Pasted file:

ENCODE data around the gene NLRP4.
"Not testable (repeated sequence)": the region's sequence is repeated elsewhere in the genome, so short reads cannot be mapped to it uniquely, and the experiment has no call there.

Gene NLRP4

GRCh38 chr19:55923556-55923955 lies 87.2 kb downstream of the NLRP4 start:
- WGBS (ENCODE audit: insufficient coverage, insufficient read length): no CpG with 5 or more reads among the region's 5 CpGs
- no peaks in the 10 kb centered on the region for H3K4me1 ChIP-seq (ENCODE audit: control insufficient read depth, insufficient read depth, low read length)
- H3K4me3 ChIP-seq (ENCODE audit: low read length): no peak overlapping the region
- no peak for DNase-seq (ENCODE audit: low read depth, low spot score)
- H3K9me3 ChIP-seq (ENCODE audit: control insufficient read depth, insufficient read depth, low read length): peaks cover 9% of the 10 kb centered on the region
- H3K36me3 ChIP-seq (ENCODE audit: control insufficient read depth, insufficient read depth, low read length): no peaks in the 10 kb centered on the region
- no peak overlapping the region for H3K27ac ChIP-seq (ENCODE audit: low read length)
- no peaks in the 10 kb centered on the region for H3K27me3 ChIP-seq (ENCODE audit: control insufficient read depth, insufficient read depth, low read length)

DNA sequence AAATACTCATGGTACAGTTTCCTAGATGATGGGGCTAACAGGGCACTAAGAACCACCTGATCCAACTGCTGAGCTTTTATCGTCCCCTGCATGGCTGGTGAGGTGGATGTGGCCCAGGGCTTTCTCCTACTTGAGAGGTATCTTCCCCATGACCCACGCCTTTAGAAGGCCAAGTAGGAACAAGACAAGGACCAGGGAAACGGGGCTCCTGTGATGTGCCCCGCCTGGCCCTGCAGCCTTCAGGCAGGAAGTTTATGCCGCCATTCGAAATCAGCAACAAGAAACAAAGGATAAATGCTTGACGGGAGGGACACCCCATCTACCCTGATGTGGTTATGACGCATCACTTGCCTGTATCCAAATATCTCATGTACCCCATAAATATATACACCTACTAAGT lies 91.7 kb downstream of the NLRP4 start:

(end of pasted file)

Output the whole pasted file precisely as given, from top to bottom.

ENCODE data around the gene NLRP4.
"Not testable (repeated sequence)": the region's sequence is repeated elsewhere in the genome, so short reads cannot be mapped to it uniquely, and the experiment has no call there.

Gene NLRP4

GRCh38 chr19:55923556-55923955 lies 87.2 kb downstream of the NLRP4 start:
- WGBS (ENCODE audit: insufficient coverage, insufficient read length): no CpG with 5 or more reads among the region's 5 CpGs
- no peaks in the 10 kb centered on the region for H3K4me1 ChIP-seq (ENCODE audit: control insufficient read depth, insufficient read depth, low read length)
- H3K4me3 ChIP-seq (ENCODE audit: low read length): no peak overlapping the region
- no peak for DNase-seq (ENCODE audit: low read depth, low spot score)
- H3K9me3 ChIP-seq (ENCODE audit: control insufficient read depth, insufficient read depth, low read length): peaks cover 9% of the 10 kb centered on the region
- H3K36me3 ChIP-seq (ENCODE audit: control insufficient read depth, insufficient read depth, low read length): no peaks in the 10 kb centered on the region
- no peak overlapping the region for H3K27ac ChIP-seq (ENCODE audit: low read length)
- no peaks in the 10 kb centered on the region for H3K27me3 ChIP-seq (ENCODE audit: control insufficient read depth, insufficient read depth, low read length)

DNA sequence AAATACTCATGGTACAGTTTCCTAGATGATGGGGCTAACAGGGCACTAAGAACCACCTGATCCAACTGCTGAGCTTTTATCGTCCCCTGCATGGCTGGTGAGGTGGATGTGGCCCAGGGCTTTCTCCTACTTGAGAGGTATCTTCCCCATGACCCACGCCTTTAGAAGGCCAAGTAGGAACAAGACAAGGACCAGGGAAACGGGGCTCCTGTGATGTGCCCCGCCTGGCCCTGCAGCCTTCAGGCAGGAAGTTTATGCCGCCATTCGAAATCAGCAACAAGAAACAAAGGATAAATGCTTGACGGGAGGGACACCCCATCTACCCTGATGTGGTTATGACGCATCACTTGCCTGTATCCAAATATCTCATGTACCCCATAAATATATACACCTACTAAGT lies 91.7 kb downstream of the NLRP4 start: